The libel survivor - what it's like to be faced with a gruelling libel claim
Author: Hardeep Singh
15 Sep 2011
Hardeep Singh reflects on his four-year ‘libel tourism’ battle with a Punjabi ‘holy man’
Between 2007 and 2011 I was embroiled in what has become one of the most controversial libel cases in recent history.
The claimant in my case wasn’t a Russian oligarch, an A-list celebrity or an Arab billionaire (groups who seem to issue writs like they are going out of fashion) but a seemingly innocuous super-wealthy self-styled ‘holy man’ from the Punjab (a state in Northern India) who is reported never to have stepped foot in Britain nor apparently reads, writes or speaks any English. He went by the grandiose title His Holiness Sant Baba Jeet Singh ji Maharaj.
My case was dubbed ‘His Holiness v Singh’ and the ‘Singh 2’ case by Parliamentarians during an adjournment debate in the Commons, following Simon Singh’s now famous battle with the British Chiropractic Association (BCA).
Although His Holiness’ claim was effectively thrown out by Mr Justice Eady in May 2010, permission to appeal was granted and the case only ended in February this year when the claimant failed to meet an order of Lord Justice Sedley to pay £250,000 into court as security for the appeal.
It is only now, looking back on almost four years of defending an aggressive libel writ, that I start to appreciate the toll that the proceedings have taken. Six months on, unfettered, I reflect on my precarious rollercoaster ride to the door of the court and ask myself the questions: what was the journey like and how did the right to free speech finally prevail?
It was the former editor (Ben Bradlee) of the Washington Post, who in his bestselling memoir, A Good Life: Newspapering and Other Adventures, explicitly described his view on libel: “Other things being equal, I’d rather be publicly whipped than sued for libel, and lose.”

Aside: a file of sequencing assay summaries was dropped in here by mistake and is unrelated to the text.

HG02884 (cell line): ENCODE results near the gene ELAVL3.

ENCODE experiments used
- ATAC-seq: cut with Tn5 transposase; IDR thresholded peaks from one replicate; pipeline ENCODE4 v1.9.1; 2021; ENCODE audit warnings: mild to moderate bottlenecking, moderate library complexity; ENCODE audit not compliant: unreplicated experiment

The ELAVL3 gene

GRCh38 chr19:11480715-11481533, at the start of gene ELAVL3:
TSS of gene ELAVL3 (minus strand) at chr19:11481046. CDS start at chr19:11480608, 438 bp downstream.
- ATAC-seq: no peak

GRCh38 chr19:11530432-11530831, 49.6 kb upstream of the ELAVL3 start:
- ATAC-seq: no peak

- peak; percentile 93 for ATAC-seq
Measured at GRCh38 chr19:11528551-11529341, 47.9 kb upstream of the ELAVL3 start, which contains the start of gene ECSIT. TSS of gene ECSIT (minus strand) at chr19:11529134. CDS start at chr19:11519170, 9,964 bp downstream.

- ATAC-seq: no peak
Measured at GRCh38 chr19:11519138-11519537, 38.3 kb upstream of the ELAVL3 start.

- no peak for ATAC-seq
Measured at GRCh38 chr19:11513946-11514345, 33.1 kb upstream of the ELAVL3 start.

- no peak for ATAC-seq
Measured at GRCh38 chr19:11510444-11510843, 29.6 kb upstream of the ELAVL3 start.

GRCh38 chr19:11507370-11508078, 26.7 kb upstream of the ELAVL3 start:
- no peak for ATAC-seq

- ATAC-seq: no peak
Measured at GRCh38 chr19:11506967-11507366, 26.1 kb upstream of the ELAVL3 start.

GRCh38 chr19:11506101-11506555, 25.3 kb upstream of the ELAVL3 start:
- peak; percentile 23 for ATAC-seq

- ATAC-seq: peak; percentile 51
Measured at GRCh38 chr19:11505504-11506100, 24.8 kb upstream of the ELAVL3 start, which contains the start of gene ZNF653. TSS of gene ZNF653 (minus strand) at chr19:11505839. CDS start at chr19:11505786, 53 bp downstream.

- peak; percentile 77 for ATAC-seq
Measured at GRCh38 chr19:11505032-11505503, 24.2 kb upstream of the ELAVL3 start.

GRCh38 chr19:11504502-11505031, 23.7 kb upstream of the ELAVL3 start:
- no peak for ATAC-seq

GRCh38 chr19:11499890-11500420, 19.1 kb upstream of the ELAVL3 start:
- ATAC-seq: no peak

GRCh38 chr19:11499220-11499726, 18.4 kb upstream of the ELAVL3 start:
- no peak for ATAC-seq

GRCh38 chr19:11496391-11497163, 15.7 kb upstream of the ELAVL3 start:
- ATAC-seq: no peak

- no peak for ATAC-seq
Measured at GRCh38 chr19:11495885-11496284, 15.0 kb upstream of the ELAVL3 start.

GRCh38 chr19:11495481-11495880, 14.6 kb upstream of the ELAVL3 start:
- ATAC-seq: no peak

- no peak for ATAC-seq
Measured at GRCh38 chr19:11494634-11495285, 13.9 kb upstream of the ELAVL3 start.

In cases like mine, standing up for one’s freedom of speech comes at a heavy price, namely ruinous costs and losing many years of one’s life. The lugubrious path is amplified by bouts of insomnia, loss of appetite and a fear of the unknown because of the uncertainties involved in litigation.
There were a number of changes in my personal life, too, due to the hugely time-consuming nature of putting up a defence. I essentially become a social hermit, stopped returning calls (unless it was my lawyer) and was compelled to remove myself from the arranged marriage circuit: most prospective partners were looking for a good sense of humour (GSOH), and mine understandably had hit rock bottom.
The ‘libel tourist’
His Holiness issued proceedings against me and the paper I wrote for, having taken umbrage at my description of him as a “cult leader.” The newspaper soon printed an apology, leaving me to face the music.
To make matters worse, His Holiness managed to get his lawyers, Leeds firm Ford & Warren, to agree to act on a conditional fee agreement (CFA); the claimant had multiple CFAs, ratcheting up costs of nearly £1m. While this decision ultimately backfired in a big way, the prospect of being liable for such vast costs led to many a sleepless night: my home and livelihood were on the line.
Given the non-domicile status of the claimant, the reality is that it may take up to another six years to recover my costs in India, if at all. While I take some solace from the fact that His Holiness’ solicitors are similarly out of pocket, it would be nice to finally draw this chapter of my life to an end.
Court of public opinion
When I look back at the last few years, it’s glaringly obvious that my legal victory wasn’t solely down to my own tenacity, although determination and the chutzpah to face complete ruin clearly helped.
There are groups of people who played a significant role in my eventual victory for freedom of speech: these include the press (popular and trade); the Libel Reform Campaign; politicians (in particular Fiona Mactaggart); and my legal team which in the end included London’s most notorious libel law firm, Carter-Ruck.
Jonathan Heawood, director of English PEN – a charity promoting the rights of writers – told me that he was delighted to hear that the case was over, but remains “horrified” that it even got off the ground. “The combination of appalling case and costs management with the fundamentally unbalanced law created a perfect storm of injustice,” he says.